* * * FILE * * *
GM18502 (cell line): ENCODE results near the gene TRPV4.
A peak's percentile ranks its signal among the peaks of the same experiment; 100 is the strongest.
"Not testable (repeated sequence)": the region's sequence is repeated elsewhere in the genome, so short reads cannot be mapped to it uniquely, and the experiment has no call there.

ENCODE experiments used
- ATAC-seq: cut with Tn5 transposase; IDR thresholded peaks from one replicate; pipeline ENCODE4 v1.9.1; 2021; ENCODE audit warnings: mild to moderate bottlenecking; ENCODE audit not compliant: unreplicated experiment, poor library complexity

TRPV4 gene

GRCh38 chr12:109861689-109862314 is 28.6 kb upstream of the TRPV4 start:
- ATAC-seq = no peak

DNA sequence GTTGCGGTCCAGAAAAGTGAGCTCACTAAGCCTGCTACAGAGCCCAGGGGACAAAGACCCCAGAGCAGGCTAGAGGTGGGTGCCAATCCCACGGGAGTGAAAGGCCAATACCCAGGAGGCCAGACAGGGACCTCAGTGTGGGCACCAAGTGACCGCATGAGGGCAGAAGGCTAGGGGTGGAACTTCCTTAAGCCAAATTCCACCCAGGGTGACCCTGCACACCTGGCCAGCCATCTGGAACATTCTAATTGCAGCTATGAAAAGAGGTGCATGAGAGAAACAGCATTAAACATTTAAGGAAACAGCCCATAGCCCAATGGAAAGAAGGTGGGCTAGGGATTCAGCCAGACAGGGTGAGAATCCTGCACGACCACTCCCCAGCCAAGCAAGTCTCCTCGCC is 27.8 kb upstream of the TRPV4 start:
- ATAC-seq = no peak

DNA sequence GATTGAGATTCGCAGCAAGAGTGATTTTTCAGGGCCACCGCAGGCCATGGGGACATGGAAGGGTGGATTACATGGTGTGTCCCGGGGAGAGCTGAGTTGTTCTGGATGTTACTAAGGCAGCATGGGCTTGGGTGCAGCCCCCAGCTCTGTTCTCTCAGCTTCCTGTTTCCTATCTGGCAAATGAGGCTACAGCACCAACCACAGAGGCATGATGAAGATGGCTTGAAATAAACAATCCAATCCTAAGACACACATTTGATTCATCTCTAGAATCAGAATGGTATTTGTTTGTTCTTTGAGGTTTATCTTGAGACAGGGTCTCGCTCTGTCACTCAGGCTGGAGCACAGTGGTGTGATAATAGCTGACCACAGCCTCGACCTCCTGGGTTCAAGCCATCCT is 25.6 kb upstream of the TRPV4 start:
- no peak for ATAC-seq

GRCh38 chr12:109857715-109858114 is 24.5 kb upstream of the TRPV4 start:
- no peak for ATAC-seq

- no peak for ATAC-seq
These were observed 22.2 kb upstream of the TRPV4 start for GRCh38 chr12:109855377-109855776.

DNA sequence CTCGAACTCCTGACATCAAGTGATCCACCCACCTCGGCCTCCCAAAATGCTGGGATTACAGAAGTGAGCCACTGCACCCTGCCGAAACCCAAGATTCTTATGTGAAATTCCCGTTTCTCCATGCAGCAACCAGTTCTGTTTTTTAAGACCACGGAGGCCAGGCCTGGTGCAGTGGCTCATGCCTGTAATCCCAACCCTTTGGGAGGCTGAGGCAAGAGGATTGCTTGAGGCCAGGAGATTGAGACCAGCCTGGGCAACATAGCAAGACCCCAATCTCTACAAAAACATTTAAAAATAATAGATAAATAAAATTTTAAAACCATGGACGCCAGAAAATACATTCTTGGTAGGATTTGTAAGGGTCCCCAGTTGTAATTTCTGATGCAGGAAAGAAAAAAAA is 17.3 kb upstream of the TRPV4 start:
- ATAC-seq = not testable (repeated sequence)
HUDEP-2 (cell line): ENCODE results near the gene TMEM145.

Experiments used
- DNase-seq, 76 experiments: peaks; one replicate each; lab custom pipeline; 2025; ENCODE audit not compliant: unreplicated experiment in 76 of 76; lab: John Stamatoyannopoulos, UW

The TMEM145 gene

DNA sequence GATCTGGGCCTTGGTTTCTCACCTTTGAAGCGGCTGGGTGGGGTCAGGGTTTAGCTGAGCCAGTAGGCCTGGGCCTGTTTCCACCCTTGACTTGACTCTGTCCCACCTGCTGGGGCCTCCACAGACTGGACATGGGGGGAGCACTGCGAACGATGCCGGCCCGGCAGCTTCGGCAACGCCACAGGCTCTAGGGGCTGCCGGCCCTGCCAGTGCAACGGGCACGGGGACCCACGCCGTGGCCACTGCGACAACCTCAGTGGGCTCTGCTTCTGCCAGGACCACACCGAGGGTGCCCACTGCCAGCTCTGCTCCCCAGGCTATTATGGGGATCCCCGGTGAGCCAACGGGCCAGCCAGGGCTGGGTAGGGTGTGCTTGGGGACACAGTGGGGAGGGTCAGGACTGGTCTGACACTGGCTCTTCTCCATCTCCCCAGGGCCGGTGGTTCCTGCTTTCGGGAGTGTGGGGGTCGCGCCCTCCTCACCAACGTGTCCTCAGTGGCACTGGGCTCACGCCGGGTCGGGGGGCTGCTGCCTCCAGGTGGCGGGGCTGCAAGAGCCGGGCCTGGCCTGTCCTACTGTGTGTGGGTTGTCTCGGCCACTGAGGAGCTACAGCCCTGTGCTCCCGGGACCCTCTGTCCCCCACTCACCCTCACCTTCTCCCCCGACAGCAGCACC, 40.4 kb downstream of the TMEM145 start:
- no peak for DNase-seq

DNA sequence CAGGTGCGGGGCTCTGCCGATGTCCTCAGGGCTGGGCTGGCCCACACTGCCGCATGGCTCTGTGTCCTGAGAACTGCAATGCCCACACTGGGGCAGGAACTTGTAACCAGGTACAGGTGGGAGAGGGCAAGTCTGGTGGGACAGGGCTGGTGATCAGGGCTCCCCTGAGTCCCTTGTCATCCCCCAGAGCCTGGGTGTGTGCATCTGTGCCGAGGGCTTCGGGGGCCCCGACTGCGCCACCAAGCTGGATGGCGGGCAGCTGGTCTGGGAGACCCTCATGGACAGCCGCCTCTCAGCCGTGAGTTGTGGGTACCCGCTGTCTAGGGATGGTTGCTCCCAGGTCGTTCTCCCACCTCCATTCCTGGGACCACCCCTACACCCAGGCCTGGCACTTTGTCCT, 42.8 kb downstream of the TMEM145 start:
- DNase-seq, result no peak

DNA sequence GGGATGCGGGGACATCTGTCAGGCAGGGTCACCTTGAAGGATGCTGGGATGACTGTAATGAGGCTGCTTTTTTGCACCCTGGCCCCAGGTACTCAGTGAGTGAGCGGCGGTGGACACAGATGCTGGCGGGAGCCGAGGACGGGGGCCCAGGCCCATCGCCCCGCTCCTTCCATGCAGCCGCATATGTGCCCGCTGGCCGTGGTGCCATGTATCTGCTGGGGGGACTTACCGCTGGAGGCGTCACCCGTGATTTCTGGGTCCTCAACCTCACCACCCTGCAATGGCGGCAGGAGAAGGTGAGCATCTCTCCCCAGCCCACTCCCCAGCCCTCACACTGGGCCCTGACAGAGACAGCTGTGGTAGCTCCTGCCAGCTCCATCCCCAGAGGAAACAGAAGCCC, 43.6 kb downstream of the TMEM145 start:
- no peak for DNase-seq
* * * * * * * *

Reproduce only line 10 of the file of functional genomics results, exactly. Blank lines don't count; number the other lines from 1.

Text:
- ATAC-seq = no peak